Typically, eating more of a plant-based diet increases our intake of fiber, an important nutrient for the health of our gut. There are two forms of fiber: insoluble and soluble. The former helps with regularity by helping to push bulk along while the latter helps to decrease blood cholesterol and sugar levels. Fiber is found in foods such as beans, fruits, veggies, organic whole grains, nuts and seeds.

One subset of soluble fiber that is particularly beneficial for gut function is prebiotic fiber, as it acts as a direct fuel source for probiotics in our gut, microorganisms, or “cultures,” responsible for proper digestive function, generation of important metabolites and 80% of our immune system. Including foods that contain these microorganisms, better known as probiotics, are important for repopulating these beneficial bacteria in our guts and crowding out harmful organisms.

Both prebiotics and probiotics work in tandem creating a symbiotic environment to keep the gut healthy.Here are some plant-based foods each can be found in.

 Probiotics: fermented foods (sauerkraut, non-dairy yogurt, kimchi, tofu, tempeh, kombucha, etc.)

Prebiotics: bananas, asparagus, berries, garlic, onions, Jerusalem artichokes, organic apples, gluten-free oats, leeks, dark chocolate

Need some ideas for incorporating both? Give these combinations a shot. Top non-dairy yogurt with bananas, top oats with non-dairy yogurt, make a tempeh stir-fry with leeks and asparagus, or have a treat with a decadent piece of chocolate paired with kombucha.

Food Energetics

Based on a system known as food energetics in Traditional Chinese Medicine, the preparation of the food can have a profound effect on our mood, particularly the qi. This is better known as our life force and warmth. Deficiency in qi can manifest as fatigue, weakness, physical and mental apathy, poor digestion, and coldness. Being undernourished spiritually and mentally can also contribute to an imbalance of our qi. Therefore, specific foods and plants can have a means of bringing this back into equilibrium.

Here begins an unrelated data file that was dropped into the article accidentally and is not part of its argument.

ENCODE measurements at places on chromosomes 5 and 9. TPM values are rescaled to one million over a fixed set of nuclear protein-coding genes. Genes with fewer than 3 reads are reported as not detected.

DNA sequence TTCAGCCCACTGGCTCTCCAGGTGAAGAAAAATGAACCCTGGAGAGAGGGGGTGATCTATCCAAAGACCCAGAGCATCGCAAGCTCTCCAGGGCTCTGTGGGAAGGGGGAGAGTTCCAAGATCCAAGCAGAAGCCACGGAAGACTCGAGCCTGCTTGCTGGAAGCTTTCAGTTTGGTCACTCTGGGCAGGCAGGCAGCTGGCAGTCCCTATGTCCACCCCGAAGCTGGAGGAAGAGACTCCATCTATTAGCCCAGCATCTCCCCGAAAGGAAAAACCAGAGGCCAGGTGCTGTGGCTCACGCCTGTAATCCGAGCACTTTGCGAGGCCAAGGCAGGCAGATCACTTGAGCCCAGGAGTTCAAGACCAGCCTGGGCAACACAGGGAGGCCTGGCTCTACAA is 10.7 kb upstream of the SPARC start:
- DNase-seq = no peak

Foods that are “warming” thermally and nourishing are typically recommended to improve these parameters, particularly a sense of calm and warmth. These include grains such as well-cooked brown rice, oats, millet and spelt (unless celiac);starchy vegetables such as winter squash, organic carrot, rutabaga, parsnip, turnip, garbanzo beans, black beans, peas, organic sweet potato, yam and pumpkin;  spices such as turmeric, ginger, cinnamon, cloves, nutmeg and black pepper; veggies such as onions, leeks and fennel; and small amounts of fruits and sweeteners such as molasses, organic cherries and dates. Foods should also be enjoyed sauteed, steamed, stewed or cooked in soups.


This one needed its own recognition. Why? Chocolate contains mood-enhancing compounds such as serotonin (the feel-good neurotransmitter) and phenylethylamine (a natural antidepressant). This can also be found in legumes such as peas and beans (chickpea brownies anyone?). Chocolate is also an excellent source of magnesium and can boost dopamine levels. For the health benefits, enjoy chocolate >70% cocoa. Feeling a little down? Grab a square of dark chocolate.

Drew Mulvey is a Southbury-based certified dietitian/nutritionist, board certified nutrition specialist, founder of Redeeming Life Nutrition, LLC and author of The No-Title Cookbook. Connect atDrew Mulvey is a Southbury-based certified dietitian/nutritionist, board certified nutrition specialist, founder of Redeeming Life Nutrition, LLC and author of The No-Title Cookbook. Connect at Drew.Mulvey@RedeemingLifeNutrition.com or RedeemingLifeNutrition.com.